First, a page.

Kyōkotsu – The Crazy Bones Yōkai

Kyokotsu Mizuki Shigeru
Translated and adapted from Hyakiyako Kaitai Shisho and other sources

Be careful when you pull up a bucket of water from an ancient, abandoned well. You might get more than you bargained for if a kyokotsu 狂骨—which translates literally as “crazy bones”—springs up from the bucket like a Jack-in-the-Box to deliver its curse.

Clad in a white burial kimono, kyokotsu almost look like a classical yurei but they lack the black/white contrast due to shocks of white hair that spring from its bleached-white skull. Kyokotsu appear as little more than bones wrapped in a shroud, springing from a well.

The yokai is best-known from Toriyama Sekien’s Edo-period yokai print-book “Konjyaku Hyaku Kishui” or  “Supplement to the Hundred Demons of the Past.” Author Kyogoku Natsuhiko also recent featured a kyokotsu in his book “Dream of the Kyokotsu.”

Sekien’s original woodblock print was accompanied by this text:

“Kyokotsu rise from the bones in the well. It is said that whosoever commits the horrendous act of abandoning august bones will find it impossible to abandon the horrendous wrath that follows.”

Sekien’s text seems to explain that kyokotsu appear from a well in response to some wrongdoing and bearing a terrible grudge. Seiken also claimed that the regional-dialect term “kyokotsu,” meaning “violent” or “furious,” is an allusion to this yokai. However, while such a term does exist, specifically in Tsuki-gun in Kanagawa prefecture, there is no concrete evidence linking either the term or Seiken’s picture to an older folktale.

It is much more likely that the opposite occurred, that Seiken heard the term “kyokotsu” and decided to invent a yurei to match—much like if an English-language author decided to create a monster called “Lazy Bones” after the pre-existing term. To get the image for his yokai, Seiken was probably just playing on works, combining the local term “kyokotsu” (crazy bones) with “gyokotsu,” which means bones from which all of the meat has fallen off. He might also have been influenced by the words “keikotsu” or “sokotsu” which can mean drifter or wander, but also can be phrased as “someone from the bottom.” It seems likely that Seiken was influenced both by these words and by the old belief of an inexhaustible grudge that can come from the bottom of wells.

There are several Japanese folklore stories—involving both yokai and yurei—that involve the bottom of a well. In Japanese folklore, water was a channel to the world of the dead, and the bottoms of wells were directly connected. Wells also served as a convenient hiding place for murders committed in the dark of the night, and the superstitious believed that any such-disposed of corpse was capable of a powerful curse. Those who died from falling in wells, by accident, suicide, or murder, were thought to transform into shiryo and haunt the well. The spirit connects to the well itself, rather than where they were murdered, and their curse is likely to fall on anyone who used the well and not specifically targeted to the murderer.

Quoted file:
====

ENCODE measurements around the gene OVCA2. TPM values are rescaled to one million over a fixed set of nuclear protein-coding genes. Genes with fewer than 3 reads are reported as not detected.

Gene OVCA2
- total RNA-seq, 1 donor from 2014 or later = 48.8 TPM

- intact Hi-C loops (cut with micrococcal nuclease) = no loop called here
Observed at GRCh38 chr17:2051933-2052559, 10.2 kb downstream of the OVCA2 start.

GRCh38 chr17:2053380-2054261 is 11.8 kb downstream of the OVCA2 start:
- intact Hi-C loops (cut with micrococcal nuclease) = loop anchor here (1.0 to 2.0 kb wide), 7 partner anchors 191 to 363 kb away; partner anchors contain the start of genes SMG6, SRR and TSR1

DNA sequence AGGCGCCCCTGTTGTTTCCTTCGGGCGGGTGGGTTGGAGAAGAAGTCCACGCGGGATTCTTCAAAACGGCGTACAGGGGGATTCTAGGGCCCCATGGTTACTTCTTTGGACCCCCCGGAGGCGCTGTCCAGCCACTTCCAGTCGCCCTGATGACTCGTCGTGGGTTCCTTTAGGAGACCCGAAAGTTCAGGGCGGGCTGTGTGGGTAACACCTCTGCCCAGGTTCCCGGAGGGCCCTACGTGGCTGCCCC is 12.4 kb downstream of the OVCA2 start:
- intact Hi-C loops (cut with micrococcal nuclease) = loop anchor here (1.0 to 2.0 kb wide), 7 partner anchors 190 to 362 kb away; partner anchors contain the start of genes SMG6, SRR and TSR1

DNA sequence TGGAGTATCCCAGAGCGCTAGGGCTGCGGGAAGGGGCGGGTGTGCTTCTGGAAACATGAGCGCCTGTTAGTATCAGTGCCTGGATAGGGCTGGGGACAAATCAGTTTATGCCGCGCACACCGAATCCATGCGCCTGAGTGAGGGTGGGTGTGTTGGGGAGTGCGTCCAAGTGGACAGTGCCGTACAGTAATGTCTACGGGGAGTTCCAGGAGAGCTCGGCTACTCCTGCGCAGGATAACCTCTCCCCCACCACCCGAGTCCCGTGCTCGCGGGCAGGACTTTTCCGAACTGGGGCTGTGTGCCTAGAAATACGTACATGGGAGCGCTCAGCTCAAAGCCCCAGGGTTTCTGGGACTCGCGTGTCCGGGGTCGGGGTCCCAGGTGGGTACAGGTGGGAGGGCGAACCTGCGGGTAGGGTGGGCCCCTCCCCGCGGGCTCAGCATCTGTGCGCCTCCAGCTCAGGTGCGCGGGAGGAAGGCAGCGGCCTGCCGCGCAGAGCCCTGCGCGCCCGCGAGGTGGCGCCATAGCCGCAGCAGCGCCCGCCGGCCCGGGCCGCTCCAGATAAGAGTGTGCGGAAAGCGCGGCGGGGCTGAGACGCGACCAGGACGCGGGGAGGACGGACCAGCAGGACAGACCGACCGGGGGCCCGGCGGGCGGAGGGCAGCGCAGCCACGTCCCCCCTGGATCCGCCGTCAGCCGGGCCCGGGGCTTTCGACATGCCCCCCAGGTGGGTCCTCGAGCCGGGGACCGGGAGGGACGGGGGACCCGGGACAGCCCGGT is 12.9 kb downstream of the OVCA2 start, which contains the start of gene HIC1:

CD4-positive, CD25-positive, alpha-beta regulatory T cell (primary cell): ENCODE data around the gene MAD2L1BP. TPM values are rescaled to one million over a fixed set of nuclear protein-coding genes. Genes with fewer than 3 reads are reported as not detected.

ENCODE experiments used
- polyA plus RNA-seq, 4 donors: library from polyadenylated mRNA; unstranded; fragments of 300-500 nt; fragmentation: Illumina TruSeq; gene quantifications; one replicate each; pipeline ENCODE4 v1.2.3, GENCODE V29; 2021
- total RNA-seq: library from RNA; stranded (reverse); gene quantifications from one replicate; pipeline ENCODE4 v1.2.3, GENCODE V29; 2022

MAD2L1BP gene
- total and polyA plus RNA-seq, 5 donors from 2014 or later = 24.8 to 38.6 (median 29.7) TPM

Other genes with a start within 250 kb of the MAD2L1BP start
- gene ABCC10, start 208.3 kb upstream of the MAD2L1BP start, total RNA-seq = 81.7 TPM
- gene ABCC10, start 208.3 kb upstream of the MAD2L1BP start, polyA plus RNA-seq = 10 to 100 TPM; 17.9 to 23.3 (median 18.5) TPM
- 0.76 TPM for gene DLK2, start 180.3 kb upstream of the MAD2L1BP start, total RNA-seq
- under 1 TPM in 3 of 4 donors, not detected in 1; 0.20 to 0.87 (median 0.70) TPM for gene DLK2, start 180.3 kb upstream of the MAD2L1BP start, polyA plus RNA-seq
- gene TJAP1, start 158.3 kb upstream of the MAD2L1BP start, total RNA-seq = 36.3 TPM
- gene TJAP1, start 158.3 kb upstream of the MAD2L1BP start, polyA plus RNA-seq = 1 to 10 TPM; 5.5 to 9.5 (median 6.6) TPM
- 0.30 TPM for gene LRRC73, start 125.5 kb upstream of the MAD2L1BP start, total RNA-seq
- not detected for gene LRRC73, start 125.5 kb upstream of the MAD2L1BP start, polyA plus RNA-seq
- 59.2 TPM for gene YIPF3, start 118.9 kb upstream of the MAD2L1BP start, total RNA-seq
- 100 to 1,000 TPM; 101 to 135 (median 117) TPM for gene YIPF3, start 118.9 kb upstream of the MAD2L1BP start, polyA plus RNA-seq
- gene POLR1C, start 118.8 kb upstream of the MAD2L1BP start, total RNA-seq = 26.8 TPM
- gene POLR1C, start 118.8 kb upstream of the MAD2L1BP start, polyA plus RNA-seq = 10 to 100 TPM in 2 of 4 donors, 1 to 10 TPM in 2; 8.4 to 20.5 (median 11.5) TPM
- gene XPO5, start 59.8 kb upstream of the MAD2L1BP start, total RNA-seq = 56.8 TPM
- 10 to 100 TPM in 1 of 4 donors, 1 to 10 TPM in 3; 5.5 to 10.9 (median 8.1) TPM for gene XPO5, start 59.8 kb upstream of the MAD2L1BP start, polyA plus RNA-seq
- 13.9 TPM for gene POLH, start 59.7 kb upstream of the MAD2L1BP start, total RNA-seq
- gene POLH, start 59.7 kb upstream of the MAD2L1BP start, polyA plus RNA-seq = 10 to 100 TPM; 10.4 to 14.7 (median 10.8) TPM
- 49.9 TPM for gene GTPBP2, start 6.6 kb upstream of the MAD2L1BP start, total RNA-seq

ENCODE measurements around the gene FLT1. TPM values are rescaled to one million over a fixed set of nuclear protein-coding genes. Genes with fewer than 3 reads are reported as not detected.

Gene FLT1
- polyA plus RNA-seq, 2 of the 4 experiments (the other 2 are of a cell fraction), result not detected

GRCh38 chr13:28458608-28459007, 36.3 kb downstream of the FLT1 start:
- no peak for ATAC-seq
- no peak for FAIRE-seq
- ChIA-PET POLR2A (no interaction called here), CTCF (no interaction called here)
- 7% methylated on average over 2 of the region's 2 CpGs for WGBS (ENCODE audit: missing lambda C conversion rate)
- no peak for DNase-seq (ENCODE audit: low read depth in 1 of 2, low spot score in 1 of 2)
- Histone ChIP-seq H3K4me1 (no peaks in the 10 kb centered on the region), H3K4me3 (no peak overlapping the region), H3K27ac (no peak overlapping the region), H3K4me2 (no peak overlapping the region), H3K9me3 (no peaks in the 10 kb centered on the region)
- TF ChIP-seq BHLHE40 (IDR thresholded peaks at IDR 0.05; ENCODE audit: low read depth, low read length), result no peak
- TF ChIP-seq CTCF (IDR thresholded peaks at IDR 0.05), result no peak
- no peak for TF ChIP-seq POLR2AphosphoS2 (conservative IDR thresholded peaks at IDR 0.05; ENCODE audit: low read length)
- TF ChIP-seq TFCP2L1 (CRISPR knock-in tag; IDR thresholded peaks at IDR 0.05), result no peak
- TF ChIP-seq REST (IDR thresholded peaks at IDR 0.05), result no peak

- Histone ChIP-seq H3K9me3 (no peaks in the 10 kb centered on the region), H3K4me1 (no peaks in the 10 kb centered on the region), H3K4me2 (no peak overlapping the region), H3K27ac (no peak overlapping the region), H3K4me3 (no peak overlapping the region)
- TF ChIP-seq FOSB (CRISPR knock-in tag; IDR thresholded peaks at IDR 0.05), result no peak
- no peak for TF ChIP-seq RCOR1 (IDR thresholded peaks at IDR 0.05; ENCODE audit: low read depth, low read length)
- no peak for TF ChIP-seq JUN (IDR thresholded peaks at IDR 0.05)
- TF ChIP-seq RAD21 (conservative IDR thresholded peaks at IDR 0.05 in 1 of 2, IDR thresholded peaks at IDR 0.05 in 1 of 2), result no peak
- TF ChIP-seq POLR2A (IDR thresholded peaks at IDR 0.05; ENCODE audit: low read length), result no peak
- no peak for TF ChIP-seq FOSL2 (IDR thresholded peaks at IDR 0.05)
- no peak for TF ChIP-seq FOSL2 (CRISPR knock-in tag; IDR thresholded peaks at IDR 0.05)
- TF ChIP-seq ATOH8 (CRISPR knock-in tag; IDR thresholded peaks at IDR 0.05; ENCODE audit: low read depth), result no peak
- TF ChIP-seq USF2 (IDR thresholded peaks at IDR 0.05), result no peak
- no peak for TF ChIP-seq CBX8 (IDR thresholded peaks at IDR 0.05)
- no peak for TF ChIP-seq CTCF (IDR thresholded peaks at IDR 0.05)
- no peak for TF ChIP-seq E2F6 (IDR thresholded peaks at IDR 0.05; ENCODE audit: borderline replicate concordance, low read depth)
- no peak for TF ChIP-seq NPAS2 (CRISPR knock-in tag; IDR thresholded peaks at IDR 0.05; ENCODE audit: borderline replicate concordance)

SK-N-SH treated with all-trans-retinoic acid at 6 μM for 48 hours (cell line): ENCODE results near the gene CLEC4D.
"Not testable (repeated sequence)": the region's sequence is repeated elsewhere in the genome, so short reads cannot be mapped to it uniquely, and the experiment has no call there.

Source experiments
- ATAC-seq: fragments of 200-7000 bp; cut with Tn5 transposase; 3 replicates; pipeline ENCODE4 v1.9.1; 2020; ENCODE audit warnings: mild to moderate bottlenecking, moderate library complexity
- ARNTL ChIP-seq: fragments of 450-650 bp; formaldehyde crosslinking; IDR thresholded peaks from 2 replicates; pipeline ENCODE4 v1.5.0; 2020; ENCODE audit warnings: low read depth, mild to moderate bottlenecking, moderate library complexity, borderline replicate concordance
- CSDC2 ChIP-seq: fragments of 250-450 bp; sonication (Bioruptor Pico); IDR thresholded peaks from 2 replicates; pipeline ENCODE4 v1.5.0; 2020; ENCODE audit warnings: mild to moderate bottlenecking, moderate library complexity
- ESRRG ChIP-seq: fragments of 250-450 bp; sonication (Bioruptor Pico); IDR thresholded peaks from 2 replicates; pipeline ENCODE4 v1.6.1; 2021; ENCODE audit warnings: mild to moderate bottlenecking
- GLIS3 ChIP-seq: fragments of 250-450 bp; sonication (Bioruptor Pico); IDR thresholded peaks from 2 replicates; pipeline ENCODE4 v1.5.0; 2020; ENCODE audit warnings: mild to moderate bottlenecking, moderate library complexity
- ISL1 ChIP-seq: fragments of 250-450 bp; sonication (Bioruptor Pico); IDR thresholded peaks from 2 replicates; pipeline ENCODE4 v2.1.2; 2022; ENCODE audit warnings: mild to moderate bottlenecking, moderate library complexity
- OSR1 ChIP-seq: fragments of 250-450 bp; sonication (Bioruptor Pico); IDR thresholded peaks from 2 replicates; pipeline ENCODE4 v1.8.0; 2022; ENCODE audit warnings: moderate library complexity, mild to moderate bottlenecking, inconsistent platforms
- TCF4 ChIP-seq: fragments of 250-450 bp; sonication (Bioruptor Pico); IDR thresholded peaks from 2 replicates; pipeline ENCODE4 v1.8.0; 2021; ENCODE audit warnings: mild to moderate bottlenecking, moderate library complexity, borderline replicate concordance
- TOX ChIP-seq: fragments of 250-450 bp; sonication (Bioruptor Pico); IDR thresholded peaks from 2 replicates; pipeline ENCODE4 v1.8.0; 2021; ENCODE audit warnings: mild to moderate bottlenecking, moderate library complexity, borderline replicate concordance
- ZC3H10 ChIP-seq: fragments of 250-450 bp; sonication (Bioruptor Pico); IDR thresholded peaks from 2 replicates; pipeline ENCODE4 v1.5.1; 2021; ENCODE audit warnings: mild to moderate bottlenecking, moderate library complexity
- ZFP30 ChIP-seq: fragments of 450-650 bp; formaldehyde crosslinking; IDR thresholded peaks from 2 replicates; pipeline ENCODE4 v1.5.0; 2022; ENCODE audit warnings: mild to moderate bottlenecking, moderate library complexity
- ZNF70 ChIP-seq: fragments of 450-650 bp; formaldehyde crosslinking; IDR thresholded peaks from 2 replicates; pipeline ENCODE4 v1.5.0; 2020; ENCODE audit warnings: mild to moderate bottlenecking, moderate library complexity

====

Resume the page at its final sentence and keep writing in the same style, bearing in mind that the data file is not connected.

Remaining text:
A cursed set of bones is another typical trope in Japanese folklore and does not need to be connected to a well. In her book “Nozarashi Monogatari,” the literary scholar Sawada Mizuho wrote a similar story of a weather-beaten, abandoned skull that gets its revenge.

The biggest difference between the kyokotsu and typical Japanese folklore tales of skeletal ghosts is the element of disparity between the spirit form and the physical remains. In most stories, the spirit resembles a typical Japanese yurei—with a physical, full human body—even while the discovered remains are nothing more than a pile of rotting bones. The kyokotsu is rare in that Sekien drew the spirit in skeletal form as well. Because of this, kyokotsu is most often identified as a type of yokai, being a possessed skeleton, rather than a type of yurei, a Japanese ghost.

Translator’s Note:  The manga series “Bleach” has a character called Katen Kyōkotsu that uses the same kanji as this yokai, but seems to have no other relationship.

The Severed Heads Hanging in the Fowling Net

 

Translated from Nihon no Yurei Banashi

The Thrush Bird

At the Western base of Noriguchidake in the Japanese Alps there is a picturesque plateau.  All through-out this plateau are scattered small lakes filled with sky-blue water.